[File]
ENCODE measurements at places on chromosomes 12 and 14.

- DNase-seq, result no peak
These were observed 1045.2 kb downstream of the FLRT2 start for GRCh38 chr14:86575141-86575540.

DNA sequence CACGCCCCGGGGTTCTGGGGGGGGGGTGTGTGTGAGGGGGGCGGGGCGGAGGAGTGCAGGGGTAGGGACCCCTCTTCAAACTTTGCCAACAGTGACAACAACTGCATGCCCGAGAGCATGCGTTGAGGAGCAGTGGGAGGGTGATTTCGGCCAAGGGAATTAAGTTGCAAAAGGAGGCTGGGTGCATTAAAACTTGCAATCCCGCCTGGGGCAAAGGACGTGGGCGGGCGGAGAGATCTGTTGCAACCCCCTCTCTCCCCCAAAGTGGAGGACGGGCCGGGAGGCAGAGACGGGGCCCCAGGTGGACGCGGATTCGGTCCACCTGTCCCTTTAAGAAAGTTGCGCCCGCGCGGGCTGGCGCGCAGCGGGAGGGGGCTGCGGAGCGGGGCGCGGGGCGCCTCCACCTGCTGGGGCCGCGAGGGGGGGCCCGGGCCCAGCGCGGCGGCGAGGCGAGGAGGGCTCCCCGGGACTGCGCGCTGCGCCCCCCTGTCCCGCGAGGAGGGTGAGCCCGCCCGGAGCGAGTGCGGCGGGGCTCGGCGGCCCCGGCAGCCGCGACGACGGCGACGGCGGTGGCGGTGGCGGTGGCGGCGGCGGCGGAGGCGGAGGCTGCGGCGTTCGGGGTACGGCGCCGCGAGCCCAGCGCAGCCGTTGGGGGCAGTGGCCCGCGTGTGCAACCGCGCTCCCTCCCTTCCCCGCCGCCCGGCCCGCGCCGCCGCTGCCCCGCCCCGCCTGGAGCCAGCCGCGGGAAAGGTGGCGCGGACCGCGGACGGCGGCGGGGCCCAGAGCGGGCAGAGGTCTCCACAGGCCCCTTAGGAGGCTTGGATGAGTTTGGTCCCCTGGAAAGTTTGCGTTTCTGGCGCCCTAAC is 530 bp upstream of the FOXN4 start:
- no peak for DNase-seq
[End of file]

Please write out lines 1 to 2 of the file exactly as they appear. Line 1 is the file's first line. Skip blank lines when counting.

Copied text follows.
ENCODE measurements at places on chromosomes 12 and 14.

- DNase-seq, result no peak